This ancient material that shaped industrial progress for millennia was the work of silversmiths, copper artisans, blacksmiths, cutlers, gunsmiths, farriers, tinsmiths, stove fitters and even those who fashioned foundry bells. Different types of metal regrouped with various alloy are used in this discipline, as are pure pieces of gold and silver in treasures, or in more functional works: leather, brass or pewter, for example.
All these artisans of steel and fire work with challenging, but malleable, materials in panel boards, thanks to cold design techniques—like narrowing, planning, spinning, stamping—or warm design techniques—like melting—to begin their creations. Time is their ally, and respecting it assures success.
Working as a blacksmith, like Pascal Renoux, entails pounding steel with a hammer for a long time, so that the iron anvil conjures a cloud of firey sparks.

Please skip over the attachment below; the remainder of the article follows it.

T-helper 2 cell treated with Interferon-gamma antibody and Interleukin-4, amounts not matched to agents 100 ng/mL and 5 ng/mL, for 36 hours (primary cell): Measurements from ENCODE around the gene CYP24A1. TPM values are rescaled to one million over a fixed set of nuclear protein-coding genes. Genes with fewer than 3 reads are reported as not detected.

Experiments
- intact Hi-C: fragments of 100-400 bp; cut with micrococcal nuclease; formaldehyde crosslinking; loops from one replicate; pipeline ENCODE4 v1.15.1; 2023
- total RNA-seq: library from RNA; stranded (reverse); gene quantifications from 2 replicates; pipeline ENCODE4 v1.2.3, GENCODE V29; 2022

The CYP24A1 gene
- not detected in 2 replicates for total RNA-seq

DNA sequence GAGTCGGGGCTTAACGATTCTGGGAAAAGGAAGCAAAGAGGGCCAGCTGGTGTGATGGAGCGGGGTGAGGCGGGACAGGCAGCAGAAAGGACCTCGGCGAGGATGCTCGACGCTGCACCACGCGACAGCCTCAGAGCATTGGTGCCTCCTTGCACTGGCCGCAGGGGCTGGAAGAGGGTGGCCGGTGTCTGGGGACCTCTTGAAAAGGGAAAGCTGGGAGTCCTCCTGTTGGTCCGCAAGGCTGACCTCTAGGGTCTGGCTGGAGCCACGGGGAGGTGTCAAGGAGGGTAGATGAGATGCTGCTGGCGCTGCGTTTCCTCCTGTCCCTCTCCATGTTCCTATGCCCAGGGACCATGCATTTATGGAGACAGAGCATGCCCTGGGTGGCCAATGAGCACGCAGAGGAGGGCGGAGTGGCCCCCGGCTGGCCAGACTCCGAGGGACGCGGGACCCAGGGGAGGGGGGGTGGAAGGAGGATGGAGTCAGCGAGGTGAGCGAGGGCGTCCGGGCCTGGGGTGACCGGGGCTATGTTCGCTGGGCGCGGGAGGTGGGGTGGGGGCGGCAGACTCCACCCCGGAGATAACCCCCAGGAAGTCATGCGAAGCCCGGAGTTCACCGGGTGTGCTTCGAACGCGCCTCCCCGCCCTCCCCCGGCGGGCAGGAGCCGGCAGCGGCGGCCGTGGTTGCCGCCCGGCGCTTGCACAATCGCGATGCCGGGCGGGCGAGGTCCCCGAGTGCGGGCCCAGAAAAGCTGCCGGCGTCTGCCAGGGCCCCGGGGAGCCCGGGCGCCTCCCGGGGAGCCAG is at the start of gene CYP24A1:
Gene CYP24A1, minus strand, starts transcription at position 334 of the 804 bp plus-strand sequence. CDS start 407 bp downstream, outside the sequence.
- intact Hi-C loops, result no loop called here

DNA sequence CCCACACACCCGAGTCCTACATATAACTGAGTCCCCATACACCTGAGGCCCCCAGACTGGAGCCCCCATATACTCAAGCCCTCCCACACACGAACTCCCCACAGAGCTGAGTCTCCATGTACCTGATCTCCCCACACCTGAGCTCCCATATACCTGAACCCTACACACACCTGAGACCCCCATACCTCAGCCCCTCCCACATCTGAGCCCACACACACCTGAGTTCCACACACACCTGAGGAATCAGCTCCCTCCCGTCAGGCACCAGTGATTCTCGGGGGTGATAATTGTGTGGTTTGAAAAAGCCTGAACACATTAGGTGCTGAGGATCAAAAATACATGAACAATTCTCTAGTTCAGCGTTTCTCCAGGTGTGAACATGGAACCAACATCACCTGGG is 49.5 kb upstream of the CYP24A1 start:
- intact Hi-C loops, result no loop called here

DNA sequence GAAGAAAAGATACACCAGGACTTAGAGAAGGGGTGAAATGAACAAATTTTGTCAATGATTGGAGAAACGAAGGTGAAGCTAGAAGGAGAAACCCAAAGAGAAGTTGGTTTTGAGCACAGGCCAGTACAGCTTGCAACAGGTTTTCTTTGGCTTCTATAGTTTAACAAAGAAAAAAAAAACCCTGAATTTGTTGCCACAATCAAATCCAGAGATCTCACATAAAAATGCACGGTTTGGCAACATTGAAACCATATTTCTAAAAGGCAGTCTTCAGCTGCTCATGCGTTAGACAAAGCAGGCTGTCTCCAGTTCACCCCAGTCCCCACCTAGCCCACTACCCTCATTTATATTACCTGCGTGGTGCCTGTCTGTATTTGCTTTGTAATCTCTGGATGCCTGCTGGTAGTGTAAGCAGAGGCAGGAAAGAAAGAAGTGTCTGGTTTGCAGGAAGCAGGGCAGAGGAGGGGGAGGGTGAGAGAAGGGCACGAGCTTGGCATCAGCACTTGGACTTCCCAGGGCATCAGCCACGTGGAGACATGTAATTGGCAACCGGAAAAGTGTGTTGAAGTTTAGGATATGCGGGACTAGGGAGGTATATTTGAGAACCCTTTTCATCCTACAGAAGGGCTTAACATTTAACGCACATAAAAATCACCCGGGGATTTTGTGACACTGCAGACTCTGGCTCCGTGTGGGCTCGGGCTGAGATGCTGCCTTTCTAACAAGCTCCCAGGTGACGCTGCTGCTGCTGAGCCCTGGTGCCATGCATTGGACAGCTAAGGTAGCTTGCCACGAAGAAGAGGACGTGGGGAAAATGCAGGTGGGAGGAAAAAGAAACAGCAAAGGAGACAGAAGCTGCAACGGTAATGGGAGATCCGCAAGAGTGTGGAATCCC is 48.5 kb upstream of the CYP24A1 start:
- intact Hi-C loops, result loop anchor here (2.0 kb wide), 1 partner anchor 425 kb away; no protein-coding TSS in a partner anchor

Be it luxury cutlery or any other piece of copper, these creations require an exceptional finishing touch. And the design cannot be completed if all the steps are not followed with the artisan’s greatest care. The artist knows how to calibrate their work with design requirements that Wilfrid Jolly, as a Master of Art student, learned over several years.
In the workshop, the transmission of movements, the observation of the master or of the apprentice, the training, and the sharing of experience and patience, aligned with education, are guaranteed by an exceptional artisan—and enable atypical creations to come to life.